Near Infrared Aerial Image - Spring Lake Rain Garden
Understanding where nonpoint source pollutant loads originate in a watershed requires information regarding how the natural landscape has been modified by humans. Land use and cover data provide snapshots of how the surface landscape within the Fremont Lake Watershed has changed throughout time based on many variables.
Loss of natural features, such as forests and wetlands, through urban development or expanding agriculture may potentially contribute to increased stormwater runoff temperatures, volumes, and velocities. Stormwater runoff entrains sediment and other potential pollutants within its waters as it flows over the land and deposits these contaminants to streams, creeks, and lakes. Impacts from this runoff include degraded water quality, loss of wildlife habitat, and decreases in the diversity of aquatic communities.
Fremont Lake Watershed 1978 Land Use/Cover Fremont Lake Watershed 1998 Land Use/Cover Fremont Lake Watershed 2005 Land Use/Cover
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AWRI obtained land use and cover data from 1978 and 1998 and updated it using 2005 data (see maps above). The land use and cover data for all three time periods were summarized and compared to determine how the landscape within the Fremont Lake Watershed had changed over the past 27 years (1978 to 2005). The major overall differences that were apparent from this comparison show a trend toward a decreasing percentage of Agricultural lands and an increase in the amount of Urban/Built Up lands within the watershed (see graphs below). Detailed information on the land use and cover update and change analysis can be found in Appendix B of the Project Report.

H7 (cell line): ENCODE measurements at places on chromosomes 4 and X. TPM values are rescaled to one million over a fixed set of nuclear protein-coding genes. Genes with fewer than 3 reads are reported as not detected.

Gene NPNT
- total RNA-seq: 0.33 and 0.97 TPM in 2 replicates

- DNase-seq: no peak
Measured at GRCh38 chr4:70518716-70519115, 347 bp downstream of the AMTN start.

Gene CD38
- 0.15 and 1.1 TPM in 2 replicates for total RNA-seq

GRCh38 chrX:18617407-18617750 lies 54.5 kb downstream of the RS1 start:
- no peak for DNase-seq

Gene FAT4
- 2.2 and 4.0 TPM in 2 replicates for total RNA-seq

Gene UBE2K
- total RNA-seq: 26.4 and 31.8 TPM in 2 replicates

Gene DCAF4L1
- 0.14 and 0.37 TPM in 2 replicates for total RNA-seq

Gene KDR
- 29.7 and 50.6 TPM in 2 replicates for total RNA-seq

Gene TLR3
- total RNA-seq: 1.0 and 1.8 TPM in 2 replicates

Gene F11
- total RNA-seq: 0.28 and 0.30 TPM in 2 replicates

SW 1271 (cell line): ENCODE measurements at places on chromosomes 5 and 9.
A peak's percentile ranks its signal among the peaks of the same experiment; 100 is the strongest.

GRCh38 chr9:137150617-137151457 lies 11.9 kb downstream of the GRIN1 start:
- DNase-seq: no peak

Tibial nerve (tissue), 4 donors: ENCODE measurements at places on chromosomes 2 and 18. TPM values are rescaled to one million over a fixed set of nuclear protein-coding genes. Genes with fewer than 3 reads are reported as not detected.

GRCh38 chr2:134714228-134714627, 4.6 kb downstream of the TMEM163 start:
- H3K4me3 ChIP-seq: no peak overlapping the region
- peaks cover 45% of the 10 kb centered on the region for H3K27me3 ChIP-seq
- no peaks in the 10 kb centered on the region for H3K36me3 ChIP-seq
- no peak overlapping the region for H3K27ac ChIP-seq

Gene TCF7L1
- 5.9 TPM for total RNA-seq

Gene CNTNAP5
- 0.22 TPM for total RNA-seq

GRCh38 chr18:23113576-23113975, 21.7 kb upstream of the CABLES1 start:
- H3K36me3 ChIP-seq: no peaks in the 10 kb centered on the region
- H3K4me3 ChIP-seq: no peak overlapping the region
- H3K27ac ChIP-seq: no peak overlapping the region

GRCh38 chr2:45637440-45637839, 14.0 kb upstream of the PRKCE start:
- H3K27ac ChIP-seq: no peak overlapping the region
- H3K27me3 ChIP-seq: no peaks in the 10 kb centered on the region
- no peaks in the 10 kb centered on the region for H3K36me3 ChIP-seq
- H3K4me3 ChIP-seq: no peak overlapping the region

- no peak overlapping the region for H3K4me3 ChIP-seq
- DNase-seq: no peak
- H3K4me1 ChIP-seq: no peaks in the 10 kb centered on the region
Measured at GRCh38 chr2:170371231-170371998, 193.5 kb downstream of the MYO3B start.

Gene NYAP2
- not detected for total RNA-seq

Breakdown of 1978 Land Use/Cover for the Fremont Lake Watershed Breakdown of 2005 Land Use/Cover for the Fremont Lake Watershed
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